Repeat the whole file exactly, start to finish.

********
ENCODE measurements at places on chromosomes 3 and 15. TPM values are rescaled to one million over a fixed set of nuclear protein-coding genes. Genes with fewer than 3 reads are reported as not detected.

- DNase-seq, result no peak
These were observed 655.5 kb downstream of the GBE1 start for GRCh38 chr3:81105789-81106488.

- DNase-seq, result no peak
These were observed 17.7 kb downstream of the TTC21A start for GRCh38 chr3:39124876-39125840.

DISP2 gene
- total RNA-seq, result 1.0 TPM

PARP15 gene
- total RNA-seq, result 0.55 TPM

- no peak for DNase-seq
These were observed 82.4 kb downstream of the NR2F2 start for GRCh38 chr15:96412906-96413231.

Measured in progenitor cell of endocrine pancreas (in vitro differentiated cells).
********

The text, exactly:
ENCODE measurements at places on chromosomes 3 and 15. TPM values are rescaled to one million over a fixed set of nuclear protein-coding genes. Genes with fewer than 3 reads are reported as not detected.

- DNase-seq, result no peak
These were observed 655.5 kb downstream of the GBE1 start for GRCh38 chr3:81105789-81106488.

- DNase-seq, result no peak
These were observed 17.7 kb downstream of the TTC21A start for GRCh38 chr3:39124876-39125840.

DISP2 gene
- total RNA-seq, result 1.0 TPM

PARP15 gene
- total RNA-seq, result 0.55 TPM

- no peak for DNase-seq
These were observed 82.4 kb downstream of the NR2F2 start for GRCh38 chr15:96412906-96413231.

Measured in progenitor cell of endocrine pancreas (in vitro differentiated cells).